We often experience difficulties in identifying the accurate shape of dynamic and fluctuating objects. This is especially the case in the nanoscale world of biomolecules. The research group lead by Professor Koichi Kato of the Institute for Molecular Science, National Institutes of Natural Sciences developed a methodology for quantitatively describing the dynamic behaviors of complicated sugar chains in solution at atomic resolution by combining a sophisticated NMR spectroscopic approach with an ingenious molecular dynamics simulation technique. This study has just been published in Angewandte Chemie International Edition (published online on September 4, 2014), a scientific journal that is published on behalf of the German Chemical Society.
The sugar chains are flexible accessories decorating the surface of proteins. These variable accessories actually mediate protein-protein communication and even determine the fates of the protein. In other words, the sugar chains serve as transformable "code" that governs the protein's action in our body. For example, it has been revealed that particular sugar chains modifying lipids on cell surfaces offer acceptor sites for viral infections and trigger conformational changes of proteins involved in neurodegenerative disorders including Alzheimer's disease. Hence, decoding the sugar codes is desired not only for better understanding the molecular mechanisms behind a variety of biological processes but also for designing new drugs targeting these processes. However, conformational characterization of the sugar chains has been hampered by their dynamic properties.
Many experimentalists and theorists have taken on the challenge to solve this problem. NMR spectroscopy is one of the most promising experimental approaches for conformational analyses of the sugar chains because of its ability to determine geometrical arrangements of the atoms constituting biomolecules in solution. However, if a biomolecule undergoes rapid motion as in the case of the sugar chains, NMR provides information averaged over all its possible conformational snapshots. By contrast, a molecular dynamics simulation can provide a movie that describes the dynamic behaviors of sugar chains. However, the simulation results should be experimentally validated to guarantee their accuracy.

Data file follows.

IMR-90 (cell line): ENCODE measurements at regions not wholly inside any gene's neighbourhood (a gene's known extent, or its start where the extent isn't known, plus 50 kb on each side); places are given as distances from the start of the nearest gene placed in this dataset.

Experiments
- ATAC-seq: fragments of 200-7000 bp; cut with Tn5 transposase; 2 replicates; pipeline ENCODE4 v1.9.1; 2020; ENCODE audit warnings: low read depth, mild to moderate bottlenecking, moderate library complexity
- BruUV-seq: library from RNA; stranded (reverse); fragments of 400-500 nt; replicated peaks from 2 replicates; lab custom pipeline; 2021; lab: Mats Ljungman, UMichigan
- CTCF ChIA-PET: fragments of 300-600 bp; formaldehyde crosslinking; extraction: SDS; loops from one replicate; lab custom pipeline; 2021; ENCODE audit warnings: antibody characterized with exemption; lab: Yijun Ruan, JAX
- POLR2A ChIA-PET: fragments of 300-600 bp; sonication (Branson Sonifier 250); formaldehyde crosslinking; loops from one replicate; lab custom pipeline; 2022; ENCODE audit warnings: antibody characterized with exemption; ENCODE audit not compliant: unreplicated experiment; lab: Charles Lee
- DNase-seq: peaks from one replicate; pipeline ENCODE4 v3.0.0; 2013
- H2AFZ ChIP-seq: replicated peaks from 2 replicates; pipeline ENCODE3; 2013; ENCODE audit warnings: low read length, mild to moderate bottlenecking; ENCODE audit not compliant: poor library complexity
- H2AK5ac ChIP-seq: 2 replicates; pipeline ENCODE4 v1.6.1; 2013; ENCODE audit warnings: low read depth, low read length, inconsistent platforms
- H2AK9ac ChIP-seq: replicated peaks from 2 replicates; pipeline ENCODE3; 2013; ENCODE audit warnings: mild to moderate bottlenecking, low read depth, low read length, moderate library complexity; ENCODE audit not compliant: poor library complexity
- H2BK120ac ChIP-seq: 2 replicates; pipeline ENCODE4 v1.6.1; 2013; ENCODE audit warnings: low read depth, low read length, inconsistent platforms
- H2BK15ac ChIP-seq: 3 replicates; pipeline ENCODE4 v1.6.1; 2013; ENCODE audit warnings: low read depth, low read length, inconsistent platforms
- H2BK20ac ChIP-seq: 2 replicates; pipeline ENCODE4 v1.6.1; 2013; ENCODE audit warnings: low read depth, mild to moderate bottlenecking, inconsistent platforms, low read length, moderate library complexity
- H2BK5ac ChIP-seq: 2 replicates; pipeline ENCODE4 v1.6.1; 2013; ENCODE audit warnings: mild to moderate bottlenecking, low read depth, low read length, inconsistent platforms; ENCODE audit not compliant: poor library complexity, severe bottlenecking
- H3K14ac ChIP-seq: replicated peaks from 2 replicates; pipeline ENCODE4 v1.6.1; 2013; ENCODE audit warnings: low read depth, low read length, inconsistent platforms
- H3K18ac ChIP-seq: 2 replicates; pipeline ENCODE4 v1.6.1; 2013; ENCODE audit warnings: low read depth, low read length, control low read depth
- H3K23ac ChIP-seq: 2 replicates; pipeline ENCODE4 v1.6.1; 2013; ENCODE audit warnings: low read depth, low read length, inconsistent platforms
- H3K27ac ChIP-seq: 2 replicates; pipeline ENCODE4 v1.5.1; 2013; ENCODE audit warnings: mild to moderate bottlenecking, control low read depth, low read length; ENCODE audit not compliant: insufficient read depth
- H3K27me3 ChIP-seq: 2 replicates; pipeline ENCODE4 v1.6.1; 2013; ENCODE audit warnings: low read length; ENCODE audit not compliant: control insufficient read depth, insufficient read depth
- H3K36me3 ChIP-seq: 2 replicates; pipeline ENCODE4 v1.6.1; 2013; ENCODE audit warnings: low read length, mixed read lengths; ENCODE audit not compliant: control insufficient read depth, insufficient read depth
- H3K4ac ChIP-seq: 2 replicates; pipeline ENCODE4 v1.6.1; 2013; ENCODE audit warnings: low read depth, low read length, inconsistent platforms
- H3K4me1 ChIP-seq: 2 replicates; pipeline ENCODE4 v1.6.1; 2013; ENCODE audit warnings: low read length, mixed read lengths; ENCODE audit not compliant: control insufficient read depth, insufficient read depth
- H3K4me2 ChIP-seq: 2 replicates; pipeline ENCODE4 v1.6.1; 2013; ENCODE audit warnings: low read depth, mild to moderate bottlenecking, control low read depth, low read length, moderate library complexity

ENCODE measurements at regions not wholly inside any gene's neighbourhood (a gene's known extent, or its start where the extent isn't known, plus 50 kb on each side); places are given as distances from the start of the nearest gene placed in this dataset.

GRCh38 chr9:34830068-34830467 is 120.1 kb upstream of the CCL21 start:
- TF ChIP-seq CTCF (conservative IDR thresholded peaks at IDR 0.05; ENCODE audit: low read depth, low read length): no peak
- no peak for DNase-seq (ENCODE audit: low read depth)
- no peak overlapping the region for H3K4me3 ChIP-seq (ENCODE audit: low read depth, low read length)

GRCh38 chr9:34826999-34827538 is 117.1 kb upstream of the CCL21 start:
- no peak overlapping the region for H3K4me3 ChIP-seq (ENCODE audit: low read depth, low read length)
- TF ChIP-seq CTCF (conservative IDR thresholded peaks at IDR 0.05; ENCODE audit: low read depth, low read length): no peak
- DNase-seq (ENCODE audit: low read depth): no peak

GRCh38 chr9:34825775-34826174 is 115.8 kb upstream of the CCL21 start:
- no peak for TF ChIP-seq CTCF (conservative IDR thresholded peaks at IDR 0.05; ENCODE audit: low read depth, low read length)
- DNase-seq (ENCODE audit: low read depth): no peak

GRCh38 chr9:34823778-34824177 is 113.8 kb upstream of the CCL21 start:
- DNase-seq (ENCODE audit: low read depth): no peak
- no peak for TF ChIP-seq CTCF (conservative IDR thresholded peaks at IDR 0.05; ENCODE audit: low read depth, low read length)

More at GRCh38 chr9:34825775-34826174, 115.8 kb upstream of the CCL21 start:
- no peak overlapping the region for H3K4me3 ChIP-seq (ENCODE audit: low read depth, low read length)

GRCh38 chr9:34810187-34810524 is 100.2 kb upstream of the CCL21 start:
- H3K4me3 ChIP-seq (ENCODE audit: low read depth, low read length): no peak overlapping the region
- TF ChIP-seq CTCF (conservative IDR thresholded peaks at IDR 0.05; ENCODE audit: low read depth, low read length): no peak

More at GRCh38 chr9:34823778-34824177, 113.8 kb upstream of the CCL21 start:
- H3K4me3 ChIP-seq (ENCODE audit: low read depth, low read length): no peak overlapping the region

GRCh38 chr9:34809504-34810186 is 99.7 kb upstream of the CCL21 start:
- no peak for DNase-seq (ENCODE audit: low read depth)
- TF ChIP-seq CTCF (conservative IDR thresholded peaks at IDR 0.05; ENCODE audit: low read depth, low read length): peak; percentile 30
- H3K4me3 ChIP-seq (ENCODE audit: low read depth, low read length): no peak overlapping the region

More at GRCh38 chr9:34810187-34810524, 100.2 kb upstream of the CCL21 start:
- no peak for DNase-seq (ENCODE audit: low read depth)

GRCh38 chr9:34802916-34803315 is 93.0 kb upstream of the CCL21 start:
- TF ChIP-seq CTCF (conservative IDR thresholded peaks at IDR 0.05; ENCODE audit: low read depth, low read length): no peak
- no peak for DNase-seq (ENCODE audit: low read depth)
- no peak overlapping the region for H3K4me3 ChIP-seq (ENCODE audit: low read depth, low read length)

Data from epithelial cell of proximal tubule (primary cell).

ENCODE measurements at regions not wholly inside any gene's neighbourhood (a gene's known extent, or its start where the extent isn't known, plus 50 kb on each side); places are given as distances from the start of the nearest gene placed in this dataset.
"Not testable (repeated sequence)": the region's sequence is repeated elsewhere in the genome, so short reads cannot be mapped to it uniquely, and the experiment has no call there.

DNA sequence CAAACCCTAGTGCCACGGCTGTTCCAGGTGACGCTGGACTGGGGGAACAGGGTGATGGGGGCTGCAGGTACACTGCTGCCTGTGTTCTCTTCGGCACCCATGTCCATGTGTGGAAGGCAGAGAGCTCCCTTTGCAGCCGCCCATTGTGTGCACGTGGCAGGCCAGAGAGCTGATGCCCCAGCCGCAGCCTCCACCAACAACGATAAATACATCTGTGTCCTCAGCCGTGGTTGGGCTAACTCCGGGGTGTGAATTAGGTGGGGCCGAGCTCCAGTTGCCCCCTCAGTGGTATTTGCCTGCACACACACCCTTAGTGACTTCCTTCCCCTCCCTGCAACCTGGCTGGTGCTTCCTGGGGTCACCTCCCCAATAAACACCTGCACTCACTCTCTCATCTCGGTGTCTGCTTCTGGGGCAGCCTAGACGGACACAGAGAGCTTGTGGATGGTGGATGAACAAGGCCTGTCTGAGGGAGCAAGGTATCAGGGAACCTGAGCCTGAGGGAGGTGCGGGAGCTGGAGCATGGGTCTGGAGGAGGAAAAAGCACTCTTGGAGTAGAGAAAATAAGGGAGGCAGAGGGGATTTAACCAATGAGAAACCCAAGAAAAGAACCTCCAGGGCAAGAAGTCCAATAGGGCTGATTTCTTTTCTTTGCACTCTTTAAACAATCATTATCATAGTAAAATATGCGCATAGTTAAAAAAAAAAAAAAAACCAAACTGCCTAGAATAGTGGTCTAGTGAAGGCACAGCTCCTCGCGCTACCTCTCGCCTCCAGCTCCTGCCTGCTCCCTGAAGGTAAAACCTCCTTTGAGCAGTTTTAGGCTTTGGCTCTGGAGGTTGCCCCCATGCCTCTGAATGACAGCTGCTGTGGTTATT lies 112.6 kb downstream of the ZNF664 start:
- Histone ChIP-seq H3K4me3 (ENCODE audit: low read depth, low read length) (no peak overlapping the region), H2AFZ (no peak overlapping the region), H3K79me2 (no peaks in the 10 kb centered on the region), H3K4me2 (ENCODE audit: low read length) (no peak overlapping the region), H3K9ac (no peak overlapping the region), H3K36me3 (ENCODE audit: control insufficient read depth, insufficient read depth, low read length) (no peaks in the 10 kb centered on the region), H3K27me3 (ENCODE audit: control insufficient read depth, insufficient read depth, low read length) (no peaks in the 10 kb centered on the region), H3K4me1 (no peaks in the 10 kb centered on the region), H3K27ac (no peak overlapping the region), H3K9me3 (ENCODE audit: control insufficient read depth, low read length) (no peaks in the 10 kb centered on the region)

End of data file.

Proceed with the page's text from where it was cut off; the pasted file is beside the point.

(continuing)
Kato's research group successfully combined these two complementary approaches and thereby captured distinct conformational snapshots of two very similar sugar chains in dynamic motion. This success was achieved on the basis of several key breakthrough techniques. Firstly, the group employed genetically engineered yeast cells for production of homogeneous oligosaccharides in sufficient quantity with stable isotope labeling, which is necessary for detailed NMR analyses. Secondly, a paramagnetic probe was introduced specifically at one end of the oligosaccharides in order to obtain atomic-distance information. Thirdly, they used the high-field NMR spectrometers and the supercomputer facility operated by the Institute for Molecular Science.
As Professor Kato notes, "This success enables us quantitative and highly sensitive characterization of minor but biologically relevant conformational species of sugar chains and will open the door for observing the dynamic behavior of flexible biomolecules as potential drug targets."
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